During hospitalization, patients spend 87% to 100% of their time in bed.1 This prolonged immobilization is a key contributor to the development of hospital-associated disability (HAD), defined as a new loss of ability to complete one or more activities of daily living (ADLs) without assistance after hospital discharge. HAD can lead to readmissions, institutionalization, and death and occurs in approximately one-third of all hospitalized patients.2,3 The most effective way to prevent HAD is by mobilizing patients early and throughout their hospitalization.4 Typically, physical therapists are the primary team members responsible for mobilizing patients, but they are a constrained resource in most inpatient settings.
The Activity Measure-Post Acute Care Inpatient Mobility Short Form (AM-PAC IMSF) is a validated tool for measuring physical function.5 The AM-PAC score has been used to predict discharge destination within 48 hours of admission6 and as a guide to allocate inpatient therapy referrals on a medical and a neurosurgical service.7,8 To date, however, no studies have used AM-PAC scores to evaluate overutilization of physical therapy consults on direct care hospital medicine services. In this study, we aimed to assess the potential overutilization of physical therapy consults on direct care hospital medicine services using validated AM-PAC score cutoffs.
Study Design and Setting
We analyzed a retrospective cohort of admissions from September 30, 2018, through September 29, 2019, on all direct care hospital medicine services at the University of Chicago Medical Center (UC), Illinois. These services included general medicine, oncology, transplant (renal, lung, and liver), cardiology, and cirrhotic populations at the medical-surgical and telemetry level of care. All patients were hospitalized for longer than 48 hours. Patients who left against medical advice; died; were discharged to hospice, another hospital, or an inpatient psychiatric facility; or received no physical therapy referral during admission were excluded. For the remaining patients, we obtained age, sex, admission and discharge dates, admission and discharge AM-PAC scores, and discharge disposition.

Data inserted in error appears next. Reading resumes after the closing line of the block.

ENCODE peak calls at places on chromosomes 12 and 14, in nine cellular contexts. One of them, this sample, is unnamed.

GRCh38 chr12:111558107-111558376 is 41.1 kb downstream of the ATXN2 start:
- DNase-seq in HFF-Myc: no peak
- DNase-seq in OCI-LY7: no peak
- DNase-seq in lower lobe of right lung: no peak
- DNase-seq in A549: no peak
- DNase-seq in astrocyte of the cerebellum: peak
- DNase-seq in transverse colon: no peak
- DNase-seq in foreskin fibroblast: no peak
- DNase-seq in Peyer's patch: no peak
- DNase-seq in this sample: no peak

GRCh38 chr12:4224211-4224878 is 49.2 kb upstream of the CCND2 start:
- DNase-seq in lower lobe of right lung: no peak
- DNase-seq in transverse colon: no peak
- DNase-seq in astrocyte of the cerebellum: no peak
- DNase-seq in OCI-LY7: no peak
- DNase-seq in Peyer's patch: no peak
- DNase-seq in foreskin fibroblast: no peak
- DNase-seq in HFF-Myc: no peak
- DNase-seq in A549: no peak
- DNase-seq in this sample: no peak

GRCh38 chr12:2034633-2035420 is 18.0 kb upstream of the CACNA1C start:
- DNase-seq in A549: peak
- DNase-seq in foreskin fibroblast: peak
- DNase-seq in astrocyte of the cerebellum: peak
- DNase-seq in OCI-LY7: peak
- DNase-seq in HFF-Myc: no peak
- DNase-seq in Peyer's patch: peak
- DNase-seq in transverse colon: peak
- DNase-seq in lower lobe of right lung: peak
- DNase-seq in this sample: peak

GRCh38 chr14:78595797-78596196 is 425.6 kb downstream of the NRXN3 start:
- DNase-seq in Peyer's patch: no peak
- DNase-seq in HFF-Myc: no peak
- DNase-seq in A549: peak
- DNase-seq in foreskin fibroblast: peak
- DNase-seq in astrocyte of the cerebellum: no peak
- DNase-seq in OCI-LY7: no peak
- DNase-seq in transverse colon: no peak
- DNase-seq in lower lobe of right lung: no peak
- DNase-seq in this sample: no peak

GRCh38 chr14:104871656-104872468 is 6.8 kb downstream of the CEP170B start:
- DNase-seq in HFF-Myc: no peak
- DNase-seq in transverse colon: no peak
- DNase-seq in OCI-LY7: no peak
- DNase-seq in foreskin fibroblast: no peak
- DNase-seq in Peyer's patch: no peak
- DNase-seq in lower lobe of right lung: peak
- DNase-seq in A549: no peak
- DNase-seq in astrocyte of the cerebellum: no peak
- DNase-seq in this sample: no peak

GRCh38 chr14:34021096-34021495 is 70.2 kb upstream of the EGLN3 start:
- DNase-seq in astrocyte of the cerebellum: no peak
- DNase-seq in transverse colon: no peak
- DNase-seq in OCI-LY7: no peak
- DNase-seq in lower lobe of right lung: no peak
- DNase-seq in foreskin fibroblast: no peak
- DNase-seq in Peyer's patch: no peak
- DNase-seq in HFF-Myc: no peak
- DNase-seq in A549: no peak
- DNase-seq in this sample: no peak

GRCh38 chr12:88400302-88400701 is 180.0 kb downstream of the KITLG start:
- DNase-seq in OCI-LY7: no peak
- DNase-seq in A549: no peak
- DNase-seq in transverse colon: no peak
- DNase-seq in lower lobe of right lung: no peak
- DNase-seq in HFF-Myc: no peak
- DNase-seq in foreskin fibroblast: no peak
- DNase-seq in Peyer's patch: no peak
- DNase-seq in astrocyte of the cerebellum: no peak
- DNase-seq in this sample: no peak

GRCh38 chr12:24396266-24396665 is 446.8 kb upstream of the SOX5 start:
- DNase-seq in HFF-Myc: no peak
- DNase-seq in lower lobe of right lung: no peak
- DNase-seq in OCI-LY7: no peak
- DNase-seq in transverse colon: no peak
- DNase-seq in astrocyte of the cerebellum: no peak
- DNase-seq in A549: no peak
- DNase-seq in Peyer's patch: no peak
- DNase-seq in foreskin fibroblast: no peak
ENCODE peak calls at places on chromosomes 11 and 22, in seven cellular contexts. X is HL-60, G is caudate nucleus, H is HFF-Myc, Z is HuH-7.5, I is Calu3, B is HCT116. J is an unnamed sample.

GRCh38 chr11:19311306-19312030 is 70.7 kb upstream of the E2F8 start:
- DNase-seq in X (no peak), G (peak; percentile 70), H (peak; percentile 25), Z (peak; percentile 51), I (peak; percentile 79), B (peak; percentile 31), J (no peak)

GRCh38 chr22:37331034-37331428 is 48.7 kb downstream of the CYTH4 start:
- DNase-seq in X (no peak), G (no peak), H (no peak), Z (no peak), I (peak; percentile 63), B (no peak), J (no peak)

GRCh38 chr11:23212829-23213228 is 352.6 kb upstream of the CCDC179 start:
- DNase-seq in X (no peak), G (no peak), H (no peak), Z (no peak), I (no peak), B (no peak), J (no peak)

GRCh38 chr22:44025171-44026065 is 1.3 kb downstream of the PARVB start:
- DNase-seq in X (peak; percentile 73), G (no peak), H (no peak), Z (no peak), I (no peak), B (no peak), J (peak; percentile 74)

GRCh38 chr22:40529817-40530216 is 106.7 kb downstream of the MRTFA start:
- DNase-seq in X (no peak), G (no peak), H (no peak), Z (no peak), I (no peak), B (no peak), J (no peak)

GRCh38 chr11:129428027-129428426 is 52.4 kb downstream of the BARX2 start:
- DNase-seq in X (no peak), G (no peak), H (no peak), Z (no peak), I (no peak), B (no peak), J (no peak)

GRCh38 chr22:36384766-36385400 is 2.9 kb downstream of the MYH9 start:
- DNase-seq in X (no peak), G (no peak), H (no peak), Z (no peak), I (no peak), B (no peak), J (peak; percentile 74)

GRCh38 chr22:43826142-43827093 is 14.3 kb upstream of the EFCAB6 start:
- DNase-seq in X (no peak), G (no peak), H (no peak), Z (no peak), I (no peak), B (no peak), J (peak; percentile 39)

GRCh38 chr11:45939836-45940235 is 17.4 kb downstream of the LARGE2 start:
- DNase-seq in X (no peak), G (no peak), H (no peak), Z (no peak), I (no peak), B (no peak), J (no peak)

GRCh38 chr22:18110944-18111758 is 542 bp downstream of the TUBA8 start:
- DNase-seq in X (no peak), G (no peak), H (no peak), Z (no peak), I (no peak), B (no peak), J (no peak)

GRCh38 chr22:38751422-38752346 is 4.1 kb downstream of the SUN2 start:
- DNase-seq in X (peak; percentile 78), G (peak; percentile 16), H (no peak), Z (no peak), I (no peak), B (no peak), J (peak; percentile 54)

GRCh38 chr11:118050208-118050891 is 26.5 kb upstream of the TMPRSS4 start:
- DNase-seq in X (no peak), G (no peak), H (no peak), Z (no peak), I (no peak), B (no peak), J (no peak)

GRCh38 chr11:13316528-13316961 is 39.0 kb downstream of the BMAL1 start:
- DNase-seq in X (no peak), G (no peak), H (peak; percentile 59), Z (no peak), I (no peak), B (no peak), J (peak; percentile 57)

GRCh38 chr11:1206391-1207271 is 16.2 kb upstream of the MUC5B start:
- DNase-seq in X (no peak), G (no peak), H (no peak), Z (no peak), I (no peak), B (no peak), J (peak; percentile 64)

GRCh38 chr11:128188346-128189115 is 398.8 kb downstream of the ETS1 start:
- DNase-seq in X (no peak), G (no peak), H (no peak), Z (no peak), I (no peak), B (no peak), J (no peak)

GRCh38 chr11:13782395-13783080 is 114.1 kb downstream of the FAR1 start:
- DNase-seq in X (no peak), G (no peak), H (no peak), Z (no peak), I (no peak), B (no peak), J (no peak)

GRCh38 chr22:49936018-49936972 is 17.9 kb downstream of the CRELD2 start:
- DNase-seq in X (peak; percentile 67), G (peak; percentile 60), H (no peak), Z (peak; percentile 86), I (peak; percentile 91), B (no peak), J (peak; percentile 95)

At UC, the inpatient mobility protocol requires nursing staff to assess and document AM-PAC mobility scores for each patient at the time of admission and every nursing shift thereafter. They utilize the original version of the AM-PAC “6-Clicks” Basic Mobility score, which includes three questions assessing difficulty with mobility and three questions assessing help needed with mobility activities. It has high interrater reliability, with an intraclass correlation coefficient of 0.85.9
Outcomes and Predictors
The primary outcome was “potential overutilization.” Secondary outcomes were discharge disposition and change in mobility. Our predictors included admission AM-PAC score, age, and sex. Based on previous studies that validated an AM-PAC score of 42.9 (raw score, 17) as a cutoff for predicting discharge to home,6 we defined physical therapy consults as “potentially inappropriate” in patients with admission AM-PAC scores >43.63 (raw score, 18) who were discharged to home. Likewise, in the UC mobility protocol, nursing staff independently mobilize patients with AM-PAC scores >18, another rationale to use this cutoff for defining physical therapy consult inappropriateness. “Discharge to home” was defined as going home with no additional needs or services, going home with outpatient physical therapy, or going home with home health physical therapy services, since none of these require inpatient physical therapy assessment for the order to be placed. Discharge to long-term acute care, skilled nursing facility, subacute rehabilitation facility, or acute rehabilitation facility were considered “discharge to post–acute care.” Loss of mobility was calculated as: discharge AM-PAC − admission AM-PAC, termed delta AM-PAC.
Descriptive statistics were used to summarize age (mean and SD) and age categorized as <65 years or ≥65 years, sex (male or female), admission AM-PAC score (mean and SD) and categorization (≤43.63 or >43.63), discharge AM-PAC score (mean and SD), and discharge destination (home vs post–acute care). Chi-square analysis was used to test for associations between admission AM-PAC score and delta AM-PAC. Two-sample t-test was used to test for difference in mean delta AM-PAC between admission AM-PAC groups. Multivariable logistic regression was used to test for independent associations between age, sex, and admission AM-PAC score and odds of being discharged to home, controlling for length of stay. P values of <.05 were considered statistically significant for all tests. Analyses were performed using Stata statistical software, release 16 (StataCorp LLC).